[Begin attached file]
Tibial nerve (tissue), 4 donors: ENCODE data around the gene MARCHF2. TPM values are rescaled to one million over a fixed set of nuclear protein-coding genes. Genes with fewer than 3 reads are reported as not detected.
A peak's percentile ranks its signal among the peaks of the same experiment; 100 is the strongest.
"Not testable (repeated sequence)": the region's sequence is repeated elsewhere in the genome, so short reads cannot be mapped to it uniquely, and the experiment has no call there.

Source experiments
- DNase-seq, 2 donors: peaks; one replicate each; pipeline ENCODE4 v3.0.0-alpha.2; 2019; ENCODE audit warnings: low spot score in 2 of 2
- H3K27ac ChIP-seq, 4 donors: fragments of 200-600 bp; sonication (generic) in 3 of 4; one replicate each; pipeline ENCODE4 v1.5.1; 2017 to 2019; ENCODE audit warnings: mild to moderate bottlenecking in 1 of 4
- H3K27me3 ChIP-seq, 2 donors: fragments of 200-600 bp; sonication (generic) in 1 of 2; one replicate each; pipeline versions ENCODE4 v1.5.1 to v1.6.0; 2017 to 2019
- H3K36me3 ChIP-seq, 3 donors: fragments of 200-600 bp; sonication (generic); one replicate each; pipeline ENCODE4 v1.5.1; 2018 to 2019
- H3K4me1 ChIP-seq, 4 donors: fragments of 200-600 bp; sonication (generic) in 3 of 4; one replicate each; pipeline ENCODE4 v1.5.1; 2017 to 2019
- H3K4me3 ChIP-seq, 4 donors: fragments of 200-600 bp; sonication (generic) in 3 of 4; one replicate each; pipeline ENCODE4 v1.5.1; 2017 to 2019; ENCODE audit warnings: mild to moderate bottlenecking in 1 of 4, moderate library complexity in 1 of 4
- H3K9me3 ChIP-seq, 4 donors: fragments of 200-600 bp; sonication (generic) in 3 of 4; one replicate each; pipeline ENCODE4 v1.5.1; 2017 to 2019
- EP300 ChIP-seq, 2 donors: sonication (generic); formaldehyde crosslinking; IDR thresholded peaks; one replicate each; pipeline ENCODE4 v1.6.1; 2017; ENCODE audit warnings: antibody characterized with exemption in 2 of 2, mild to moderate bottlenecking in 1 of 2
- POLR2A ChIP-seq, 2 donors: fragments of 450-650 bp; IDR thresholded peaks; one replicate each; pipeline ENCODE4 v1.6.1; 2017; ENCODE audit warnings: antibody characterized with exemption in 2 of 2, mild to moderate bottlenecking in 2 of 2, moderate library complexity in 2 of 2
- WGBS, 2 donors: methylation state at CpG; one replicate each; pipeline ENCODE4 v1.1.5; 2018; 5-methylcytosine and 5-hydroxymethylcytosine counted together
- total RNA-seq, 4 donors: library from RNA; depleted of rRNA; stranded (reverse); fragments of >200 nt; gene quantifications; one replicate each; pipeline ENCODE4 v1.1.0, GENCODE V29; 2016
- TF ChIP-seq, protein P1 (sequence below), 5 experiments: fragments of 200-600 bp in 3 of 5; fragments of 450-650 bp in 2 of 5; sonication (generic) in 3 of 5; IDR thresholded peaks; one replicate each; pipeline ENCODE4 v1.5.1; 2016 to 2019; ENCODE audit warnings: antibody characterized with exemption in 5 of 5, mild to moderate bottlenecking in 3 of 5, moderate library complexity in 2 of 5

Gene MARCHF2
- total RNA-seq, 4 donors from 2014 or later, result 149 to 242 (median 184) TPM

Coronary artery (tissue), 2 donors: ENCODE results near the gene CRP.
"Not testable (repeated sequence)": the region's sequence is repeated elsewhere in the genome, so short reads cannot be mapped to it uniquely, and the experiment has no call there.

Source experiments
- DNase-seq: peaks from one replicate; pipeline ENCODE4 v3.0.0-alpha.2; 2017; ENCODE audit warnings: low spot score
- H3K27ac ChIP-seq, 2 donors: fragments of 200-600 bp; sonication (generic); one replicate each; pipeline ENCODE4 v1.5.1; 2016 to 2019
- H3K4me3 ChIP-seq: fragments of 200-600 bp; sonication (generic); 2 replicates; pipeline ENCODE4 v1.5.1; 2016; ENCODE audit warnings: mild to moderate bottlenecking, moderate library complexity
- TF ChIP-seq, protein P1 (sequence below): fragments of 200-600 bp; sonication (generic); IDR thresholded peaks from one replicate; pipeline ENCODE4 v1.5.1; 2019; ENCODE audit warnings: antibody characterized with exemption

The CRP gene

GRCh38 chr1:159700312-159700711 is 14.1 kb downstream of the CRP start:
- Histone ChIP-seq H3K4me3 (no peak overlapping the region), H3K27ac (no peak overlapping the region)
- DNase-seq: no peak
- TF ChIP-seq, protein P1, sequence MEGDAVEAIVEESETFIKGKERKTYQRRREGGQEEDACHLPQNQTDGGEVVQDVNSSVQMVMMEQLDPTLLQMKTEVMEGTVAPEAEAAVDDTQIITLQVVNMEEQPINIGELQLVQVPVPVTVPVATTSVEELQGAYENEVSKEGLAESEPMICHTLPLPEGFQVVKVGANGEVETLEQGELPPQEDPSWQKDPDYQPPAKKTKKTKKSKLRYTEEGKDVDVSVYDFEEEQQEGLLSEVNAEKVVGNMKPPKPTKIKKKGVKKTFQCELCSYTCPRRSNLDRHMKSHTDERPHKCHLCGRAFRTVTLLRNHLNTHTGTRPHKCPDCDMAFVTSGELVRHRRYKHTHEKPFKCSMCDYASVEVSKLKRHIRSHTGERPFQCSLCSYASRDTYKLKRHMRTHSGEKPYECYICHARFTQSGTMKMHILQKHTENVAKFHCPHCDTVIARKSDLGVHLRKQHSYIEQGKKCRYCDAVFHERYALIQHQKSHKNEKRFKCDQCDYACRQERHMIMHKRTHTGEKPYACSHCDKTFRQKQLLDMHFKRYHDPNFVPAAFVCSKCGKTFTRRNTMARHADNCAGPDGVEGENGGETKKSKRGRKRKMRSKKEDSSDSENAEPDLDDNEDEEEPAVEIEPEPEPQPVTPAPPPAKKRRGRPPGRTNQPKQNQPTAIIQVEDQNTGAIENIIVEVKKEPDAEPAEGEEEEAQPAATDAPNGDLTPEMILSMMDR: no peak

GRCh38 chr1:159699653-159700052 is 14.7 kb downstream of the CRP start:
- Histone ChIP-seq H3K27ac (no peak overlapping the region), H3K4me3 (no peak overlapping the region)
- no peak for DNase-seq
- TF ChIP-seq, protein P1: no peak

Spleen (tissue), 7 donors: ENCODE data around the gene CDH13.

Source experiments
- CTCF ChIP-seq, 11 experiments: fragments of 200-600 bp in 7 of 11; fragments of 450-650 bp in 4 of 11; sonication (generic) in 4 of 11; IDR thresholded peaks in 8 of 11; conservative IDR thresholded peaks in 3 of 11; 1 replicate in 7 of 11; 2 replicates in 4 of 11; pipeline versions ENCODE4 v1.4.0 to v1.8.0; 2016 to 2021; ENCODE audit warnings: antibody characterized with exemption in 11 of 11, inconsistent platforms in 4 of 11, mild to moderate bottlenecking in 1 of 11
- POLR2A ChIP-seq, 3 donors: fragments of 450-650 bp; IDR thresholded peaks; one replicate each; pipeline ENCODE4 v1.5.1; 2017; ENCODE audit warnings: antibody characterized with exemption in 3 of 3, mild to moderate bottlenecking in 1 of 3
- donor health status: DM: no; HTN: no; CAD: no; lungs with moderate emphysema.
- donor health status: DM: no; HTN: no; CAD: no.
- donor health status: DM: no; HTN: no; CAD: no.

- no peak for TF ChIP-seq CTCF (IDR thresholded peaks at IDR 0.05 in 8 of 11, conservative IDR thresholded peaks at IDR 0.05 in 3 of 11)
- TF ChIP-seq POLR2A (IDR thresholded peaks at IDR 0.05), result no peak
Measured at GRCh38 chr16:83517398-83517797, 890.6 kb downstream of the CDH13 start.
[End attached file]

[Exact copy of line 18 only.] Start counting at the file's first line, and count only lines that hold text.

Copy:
- total RNA-seq, 4 donors from 2014 or later, result 149 to 242 (median 184) TPM